Let me start by defining what a pooled fund is, borrowing the definition from “Funds from many individual investors that are aggregated for the purposes of investment, as in the case of a mutual or pension fund. Investors in pooled fund investments benefit from economies of scale, which allow for lower trading costs per dollar (peso) of investment, diversification and professional money management.”

A pooled fund can be private (those from investment clubs/groups, partnership, trusts), Mutual Fund (Investment Companies), UITF (Unit Investment Trust Funds – from Banks), ETFs (Exchange Traded Funds in the Stock Market) or even a the investment portion of a VUL (Variable Life Insurance).

Each of these types of fund have their advantages or disadvantages (which you can research by yourselves), but all these funds have what we call an “Index Fund”. An index fund is a type of fund with a portfolio constructed to match or track the components of a market index, like the PSEi.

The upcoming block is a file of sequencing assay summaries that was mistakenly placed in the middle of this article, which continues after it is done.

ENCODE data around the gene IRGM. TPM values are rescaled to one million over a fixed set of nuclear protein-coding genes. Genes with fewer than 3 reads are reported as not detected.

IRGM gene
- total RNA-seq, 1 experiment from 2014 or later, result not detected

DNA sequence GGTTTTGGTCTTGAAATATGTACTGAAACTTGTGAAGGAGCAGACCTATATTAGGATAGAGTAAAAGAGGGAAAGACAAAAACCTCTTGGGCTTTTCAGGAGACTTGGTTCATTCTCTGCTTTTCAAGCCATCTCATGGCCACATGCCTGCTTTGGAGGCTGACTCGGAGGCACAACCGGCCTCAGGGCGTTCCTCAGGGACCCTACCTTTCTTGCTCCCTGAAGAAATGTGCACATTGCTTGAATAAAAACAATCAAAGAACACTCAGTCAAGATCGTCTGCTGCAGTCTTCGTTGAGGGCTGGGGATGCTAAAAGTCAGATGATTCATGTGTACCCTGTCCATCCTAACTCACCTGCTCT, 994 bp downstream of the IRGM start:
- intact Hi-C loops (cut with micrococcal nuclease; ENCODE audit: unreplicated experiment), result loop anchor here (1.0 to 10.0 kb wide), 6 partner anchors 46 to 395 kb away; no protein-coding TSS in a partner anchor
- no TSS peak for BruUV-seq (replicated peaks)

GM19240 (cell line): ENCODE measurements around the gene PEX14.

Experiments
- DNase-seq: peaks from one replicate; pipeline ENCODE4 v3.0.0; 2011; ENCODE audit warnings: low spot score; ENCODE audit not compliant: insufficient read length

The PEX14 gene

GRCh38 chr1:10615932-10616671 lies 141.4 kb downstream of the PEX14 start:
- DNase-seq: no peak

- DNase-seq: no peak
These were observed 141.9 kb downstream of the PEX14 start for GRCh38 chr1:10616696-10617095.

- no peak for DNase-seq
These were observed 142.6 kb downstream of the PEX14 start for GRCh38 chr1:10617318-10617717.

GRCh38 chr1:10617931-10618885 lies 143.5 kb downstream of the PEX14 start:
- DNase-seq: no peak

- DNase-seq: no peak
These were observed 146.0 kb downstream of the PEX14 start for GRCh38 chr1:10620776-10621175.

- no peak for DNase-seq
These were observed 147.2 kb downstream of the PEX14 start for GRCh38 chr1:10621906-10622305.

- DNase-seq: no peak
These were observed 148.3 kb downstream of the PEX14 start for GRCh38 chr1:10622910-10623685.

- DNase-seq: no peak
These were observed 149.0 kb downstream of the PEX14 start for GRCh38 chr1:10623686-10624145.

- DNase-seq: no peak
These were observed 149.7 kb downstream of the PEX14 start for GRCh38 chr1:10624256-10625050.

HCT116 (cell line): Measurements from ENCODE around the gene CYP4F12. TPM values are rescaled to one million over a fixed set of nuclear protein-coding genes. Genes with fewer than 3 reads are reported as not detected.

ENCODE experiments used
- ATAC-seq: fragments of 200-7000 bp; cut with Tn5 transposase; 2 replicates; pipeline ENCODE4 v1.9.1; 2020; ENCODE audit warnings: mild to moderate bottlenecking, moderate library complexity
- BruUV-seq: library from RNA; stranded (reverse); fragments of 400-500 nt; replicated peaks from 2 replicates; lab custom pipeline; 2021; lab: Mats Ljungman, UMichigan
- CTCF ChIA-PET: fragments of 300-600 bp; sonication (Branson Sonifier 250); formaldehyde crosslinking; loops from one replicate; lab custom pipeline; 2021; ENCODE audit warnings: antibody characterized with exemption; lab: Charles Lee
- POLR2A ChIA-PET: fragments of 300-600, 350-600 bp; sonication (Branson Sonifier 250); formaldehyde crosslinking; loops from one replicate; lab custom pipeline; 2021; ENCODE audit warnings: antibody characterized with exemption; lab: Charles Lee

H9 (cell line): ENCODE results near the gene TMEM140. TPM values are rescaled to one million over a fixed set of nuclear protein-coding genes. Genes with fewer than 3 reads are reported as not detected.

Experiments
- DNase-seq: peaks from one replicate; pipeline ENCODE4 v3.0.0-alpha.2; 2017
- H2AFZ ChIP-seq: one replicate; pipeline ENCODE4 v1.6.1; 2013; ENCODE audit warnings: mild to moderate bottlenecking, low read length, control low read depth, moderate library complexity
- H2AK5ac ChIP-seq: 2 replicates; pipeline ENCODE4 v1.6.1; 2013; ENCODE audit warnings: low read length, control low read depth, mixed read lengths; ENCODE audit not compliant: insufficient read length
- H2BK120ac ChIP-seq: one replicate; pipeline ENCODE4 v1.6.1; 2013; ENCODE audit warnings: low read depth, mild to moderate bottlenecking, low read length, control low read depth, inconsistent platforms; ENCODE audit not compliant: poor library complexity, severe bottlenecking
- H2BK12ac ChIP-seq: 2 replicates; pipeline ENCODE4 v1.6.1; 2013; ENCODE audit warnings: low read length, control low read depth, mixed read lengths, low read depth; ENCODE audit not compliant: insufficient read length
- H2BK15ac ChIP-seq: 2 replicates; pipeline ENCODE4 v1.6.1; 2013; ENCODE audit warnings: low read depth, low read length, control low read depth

The Index Fund intends to achieve for its participants investment returns that track the performance of the Philippine Stock Exchange Index (PSEi) by investing in a diversified portfolio of stocks comprising the PSEi, and aims to provide a return that tracks the performance of the PSEi.

You are basically invested in the top companies in various industries in the Philippines. And you can invest for as low as Php5,000. Oh, and make sure that it is a ‘low-cost index fund’ and also take advantage of automation as well (auto-savings or easy investment plans; the bank/fund house/insurance provider should have this option for you!).